By Rashad Phillips
When it comes to the topic of saving money, I hear quite a bit of excuses: I just don’t make enough money to save. I have to treat myself with a few nice things. My kids can’t live without Polo or Jordan’s. After researching and learning how slaves saved, I can only imagine how slaves would react if they were to hear the excuses of their distant offspring.
Slaves, unlike many of us, actually made money and saved it to earn their freedom and start businesses. Surprised?
When most people think of enslaved Africans who were brought to America, they think of ignorant, unskilled, uncivilized, and primitive people who were forced to work for a slave master. Also, many people believe that enslaved Africans had no economic power and held no assets (money, land, or resources). The previously mentioned beliefs contribute to a lack of self-worth and an inferiority complex within the African-American community.
African slaves were brought to the Americas because of their agricultural knowledge and skilled labor. In 1860, prior to the end of American slavery, the economic value of all the enslaved Africans in the United States was estimated at $4 billion. The slaves’ economic value was greater than all the real estate in the United States of America. In short, slaves were one of the most valuable assets in the United States.
Slaves weren’t as ignorant as they were often portrayed in literature and movies. The Georgia Historical Society has documents which proved that slaves owned property. At the time, Georgia laws required that the slave have a person similar to a trustee to protect the slave’s property interest. Also, slaves were allowed to rent their skills out to other plantation owners.
The slaves would negotiate an agreement with their slave master to share the profits from renting out their services. Slaves would use the profits from renting out their skills, to purchase seeds and other required items to grow crops. Also, the slaves would negotiate with their master for a small space to grow their own crops. The slaves would take their crops to sell at the local market.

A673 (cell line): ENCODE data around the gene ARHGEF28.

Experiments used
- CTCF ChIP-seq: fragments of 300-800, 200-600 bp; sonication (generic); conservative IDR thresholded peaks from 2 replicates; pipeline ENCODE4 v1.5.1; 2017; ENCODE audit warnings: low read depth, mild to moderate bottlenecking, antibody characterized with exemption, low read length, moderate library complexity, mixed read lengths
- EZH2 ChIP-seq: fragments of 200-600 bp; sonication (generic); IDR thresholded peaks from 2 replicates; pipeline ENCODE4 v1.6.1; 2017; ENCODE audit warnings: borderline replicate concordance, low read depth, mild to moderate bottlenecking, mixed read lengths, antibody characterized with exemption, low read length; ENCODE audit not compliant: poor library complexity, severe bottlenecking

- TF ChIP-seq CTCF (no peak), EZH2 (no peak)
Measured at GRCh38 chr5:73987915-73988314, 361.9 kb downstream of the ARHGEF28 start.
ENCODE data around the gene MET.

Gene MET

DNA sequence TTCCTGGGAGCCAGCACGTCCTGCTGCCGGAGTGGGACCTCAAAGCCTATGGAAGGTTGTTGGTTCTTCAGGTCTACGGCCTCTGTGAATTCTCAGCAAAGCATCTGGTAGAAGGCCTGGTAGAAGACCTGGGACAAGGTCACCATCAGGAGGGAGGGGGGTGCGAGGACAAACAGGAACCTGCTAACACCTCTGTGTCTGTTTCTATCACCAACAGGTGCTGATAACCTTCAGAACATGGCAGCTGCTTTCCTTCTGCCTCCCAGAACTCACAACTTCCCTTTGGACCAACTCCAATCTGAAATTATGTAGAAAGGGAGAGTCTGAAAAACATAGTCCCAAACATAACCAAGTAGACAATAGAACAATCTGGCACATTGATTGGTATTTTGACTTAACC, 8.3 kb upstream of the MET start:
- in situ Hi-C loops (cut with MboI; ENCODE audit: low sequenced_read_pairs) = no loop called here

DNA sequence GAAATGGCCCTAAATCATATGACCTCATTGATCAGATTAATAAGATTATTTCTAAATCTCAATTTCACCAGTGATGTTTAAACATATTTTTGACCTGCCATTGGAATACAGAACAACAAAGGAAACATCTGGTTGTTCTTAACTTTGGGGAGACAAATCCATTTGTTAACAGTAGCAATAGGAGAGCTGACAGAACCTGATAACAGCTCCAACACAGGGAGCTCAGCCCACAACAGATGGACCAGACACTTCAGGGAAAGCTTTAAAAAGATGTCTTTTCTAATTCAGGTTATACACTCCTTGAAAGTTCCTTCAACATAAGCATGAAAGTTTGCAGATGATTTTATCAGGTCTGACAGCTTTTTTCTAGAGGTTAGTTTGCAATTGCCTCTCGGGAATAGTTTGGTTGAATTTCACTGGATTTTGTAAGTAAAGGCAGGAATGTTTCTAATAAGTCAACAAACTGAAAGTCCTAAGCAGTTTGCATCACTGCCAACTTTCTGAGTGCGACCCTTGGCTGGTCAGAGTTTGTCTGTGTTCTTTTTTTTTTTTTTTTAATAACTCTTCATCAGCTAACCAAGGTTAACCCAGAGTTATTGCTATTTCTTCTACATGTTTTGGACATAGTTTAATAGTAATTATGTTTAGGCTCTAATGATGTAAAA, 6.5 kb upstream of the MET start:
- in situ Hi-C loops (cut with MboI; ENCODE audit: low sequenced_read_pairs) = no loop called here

This process of renting themselves out, investing their money in seeds, and saving the profits was how slaves were able to purchase their freedom. While at the market, slaves had the option of spending their earnings on a variety of items, but slaves preferred to invest their money into seeds. The slaves knew that saving and investing was their road to freedom.
According to the “The African American Financial Experience” a study released by Prudential Financial, African-Americans aren’t saving enough money. When Prudential Financial asked why they weren’t saving, the respondents said they didn’t have the resources to save. Also the survey found that 35 percent of African-Americans dream of starting a small business but they reported that they lacked the start-up capital to make their dream a reality.
I’m almost certain that the slaves would ask the following question of free American-Americans: How are you free but you save less than slaves? How do you have access to financial information but when it comes to money you are dumber than slaves? Why are you physically free but you are enslaved by massive loans and credit card bills? Why do you have less of an entrepreneurial spirit than slaves? As a community, I think we owe our ancestors answers to the previous questions.
I hope that this article will challenge American-Americans to revisit their views on slavery and rethink how many slaves earned their freedom. Hopefully this article will create conversation within the African-American community and stimulate the desire to begin to save money, invest earning, and reclaim our entrepreneurial spirit.
Rashad Phillips is a Certified Financial Coach and a Tax Accountant. For additional information about this article contact Phillips at firstname.lastname@example.org.